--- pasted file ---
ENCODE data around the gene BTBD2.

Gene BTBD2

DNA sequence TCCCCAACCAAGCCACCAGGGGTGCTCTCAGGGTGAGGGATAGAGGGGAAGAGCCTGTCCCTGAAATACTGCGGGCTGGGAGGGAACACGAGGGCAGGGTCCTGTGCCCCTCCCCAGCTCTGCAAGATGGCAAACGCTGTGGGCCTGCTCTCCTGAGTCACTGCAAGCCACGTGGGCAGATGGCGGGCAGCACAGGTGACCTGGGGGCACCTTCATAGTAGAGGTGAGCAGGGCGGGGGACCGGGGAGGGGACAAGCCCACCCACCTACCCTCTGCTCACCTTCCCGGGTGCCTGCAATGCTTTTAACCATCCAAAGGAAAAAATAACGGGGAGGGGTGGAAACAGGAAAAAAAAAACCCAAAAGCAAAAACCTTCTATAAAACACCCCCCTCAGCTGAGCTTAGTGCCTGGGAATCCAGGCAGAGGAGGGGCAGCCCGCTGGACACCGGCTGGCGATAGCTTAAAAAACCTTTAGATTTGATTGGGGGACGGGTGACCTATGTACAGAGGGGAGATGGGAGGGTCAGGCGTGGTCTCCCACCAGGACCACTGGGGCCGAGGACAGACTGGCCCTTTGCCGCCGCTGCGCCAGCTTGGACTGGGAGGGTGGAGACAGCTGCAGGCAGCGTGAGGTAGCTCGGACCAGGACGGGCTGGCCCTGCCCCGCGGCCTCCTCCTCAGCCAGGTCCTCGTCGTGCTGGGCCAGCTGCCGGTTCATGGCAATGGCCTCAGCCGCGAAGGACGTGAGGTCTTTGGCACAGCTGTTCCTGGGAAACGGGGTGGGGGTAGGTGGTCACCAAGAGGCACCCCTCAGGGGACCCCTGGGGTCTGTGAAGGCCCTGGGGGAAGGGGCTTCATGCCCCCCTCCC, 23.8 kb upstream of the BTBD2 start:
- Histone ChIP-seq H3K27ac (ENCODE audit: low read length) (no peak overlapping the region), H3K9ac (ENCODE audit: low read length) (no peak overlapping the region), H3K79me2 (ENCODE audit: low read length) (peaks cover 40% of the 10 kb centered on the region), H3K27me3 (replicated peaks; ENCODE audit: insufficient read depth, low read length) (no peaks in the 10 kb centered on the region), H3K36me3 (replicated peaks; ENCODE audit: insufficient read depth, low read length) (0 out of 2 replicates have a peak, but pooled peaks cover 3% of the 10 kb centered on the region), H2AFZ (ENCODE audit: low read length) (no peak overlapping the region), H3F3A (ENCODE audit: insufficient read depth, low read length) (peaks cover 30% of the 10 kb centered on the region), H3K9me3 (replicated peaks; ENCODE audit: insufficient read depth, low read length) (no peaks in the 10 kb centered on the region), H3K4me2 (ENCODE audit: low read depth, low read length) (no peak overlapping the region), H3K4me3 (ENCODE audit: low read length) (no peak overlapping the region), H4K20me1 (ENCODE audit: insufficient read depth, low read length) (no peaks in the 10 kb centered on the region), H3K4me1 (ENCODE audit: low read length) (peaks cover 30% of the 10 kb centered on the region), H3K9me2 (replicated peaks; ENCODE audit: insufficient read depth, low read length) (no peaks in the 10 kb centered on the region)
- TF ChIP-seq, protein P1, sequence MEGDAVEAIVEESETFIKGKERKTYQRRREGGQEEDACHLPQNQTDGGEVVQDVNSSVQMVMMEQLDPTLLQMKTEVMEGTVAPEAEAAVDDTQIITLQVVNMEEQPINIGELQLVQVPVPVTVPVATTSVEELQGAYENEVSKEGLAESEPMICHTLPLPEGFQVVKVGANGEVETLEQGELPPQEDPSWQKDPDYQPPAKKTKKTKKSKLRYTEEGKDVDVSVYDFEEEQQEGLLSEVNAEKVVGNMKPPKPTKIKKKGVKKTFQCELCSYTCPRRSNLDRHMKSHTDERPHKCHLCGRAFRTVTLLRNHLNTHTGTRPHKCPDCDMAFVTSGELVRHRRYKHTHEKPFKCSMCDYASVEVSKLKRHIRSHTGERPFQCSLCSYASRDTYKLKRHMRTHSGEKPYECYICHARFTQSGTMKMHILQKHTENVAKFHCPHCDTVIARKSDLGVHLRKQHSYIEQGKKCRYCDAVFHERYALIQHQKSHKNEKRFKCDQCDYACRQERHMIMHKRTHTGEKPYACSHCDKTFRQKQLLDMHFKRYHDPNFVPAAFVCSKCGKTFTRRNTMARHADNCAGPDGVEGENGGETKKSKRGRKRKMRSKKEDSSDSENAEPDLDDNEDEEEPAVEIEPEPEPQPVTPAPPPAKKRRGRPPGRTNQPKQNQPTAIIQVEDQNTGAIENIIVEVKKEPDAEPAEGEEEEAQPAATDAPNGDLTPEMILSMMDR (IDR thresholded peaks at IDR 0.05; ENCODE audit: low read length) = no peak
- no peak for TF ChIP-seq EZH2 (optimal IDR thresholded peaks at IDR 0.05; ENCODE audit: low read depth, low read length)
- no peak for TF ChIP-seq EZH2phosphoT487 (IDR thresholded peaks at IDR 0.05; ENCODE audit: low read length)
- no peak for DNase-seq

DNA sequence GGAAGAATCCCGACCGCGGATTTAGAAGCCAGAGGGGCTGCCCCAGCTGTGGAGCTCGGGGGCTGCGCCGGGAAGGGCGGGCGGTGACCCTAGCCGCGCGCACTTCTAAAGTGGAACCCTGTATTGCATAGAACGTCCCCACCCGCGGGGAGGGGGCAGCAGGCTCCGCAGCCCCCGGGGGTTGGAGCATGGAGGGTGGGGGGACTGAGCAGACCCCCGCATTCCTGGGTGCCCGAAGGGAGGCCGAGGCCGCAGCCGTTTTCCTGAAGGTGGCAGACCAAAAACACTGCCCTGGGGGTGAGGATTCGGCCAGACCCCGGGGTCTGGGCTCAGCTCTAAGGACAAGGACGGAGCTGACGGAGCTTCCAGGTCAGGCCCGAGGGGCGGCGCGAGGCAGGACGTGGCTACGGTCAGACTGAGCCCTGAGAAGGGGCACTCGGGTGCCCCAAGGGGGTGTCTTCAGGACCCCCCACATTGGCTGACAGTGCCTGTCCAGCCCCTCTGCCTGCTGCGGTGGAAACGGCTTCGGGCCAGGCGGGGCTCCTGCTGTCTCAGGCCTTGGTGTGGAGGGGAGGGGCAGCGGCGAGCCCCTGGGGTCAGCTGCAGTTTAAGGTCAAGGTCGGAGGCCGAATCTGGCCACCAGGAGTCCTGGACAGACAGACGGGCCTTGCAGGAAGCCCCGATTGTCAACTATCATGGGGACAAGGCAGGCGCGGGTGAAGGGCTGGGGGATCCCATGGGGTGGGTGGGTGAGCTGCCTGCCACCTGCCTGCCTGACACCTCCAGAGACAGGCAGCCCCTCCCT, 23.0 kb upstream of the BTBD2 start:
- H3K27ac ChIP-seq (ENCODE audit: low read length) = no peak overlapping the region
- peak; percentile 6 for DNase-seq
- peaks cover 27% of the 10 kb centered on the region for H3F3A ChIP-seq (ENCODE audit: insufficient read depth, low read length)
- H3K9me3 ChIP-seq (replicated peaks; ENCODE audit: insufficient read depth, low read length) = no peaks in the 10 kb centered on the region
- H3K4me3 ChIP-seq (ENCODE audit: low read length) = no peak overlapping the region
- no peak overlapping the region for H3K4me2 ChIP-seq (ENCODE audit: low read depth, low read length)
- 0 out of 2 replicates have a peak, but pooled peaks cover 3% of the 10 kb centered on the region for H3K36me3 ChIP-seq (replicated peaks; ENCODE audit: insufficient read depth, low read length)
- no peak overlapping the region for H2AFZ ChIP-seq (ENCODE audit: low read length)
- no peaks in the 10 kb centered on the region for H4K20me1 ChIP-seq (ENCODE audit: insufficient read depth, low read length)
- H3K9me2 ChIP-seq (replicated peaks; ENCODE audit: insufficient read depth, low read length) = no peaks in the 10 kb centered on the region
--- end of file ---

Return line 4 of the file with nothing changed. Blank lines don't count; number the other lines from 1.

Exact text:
- Histone ChIP-seq H3K27ac (ENCODE audit: low read length) (no peak overlapping the region), H3K9ac (ENCODE audit: low read length) (no peak overlapping the region), H3K79me2 (ENCODE audit: low read length) (peaks cover 40% of the 10 kb centered on the region), H3K27me3 (replicated peaks; ENCODE audit: insufficient read depth, low read length) (no peaks in the 10 kb centered on the region), H3K36me3 (replicated peaks; ENCODE audit: insufficient read depth, low read length) (0 out of 2 replicates have a peak, but pooled peaks cover 3% of the 10 kb centered on the region), H2AFZ (ENCODE audit: low read length) (no peak overlapping the region), H3F3A (ENCODE audit: insufficient read depth, low read length) (peaks cover 30% of the 10 kb centered on the region), H3K9me3 (replicated peaks; ENCODE audit: insufficient read depth, low read length) (no peaks in the 10 kb centered on the region), H3K4me2 (ENCODE audit: low read depth, low read length) (no peak overlapping the region), H3K4me3 (ENCODE audit: low read length) (no peak overlapping the region), H4K20me1 (ENCODE audit: insufficient read depth, low read length) (no peaks in the 10 kb centered on the region), H3K4me1 (ENCODE audit: low read length) (peaks cover 30% of the 10 kb centered on the region), H3K9me2 (replicated peaks; ENCODE audit: insufficient read depth, low read length) (no peaks in the 10 kb centered on the region)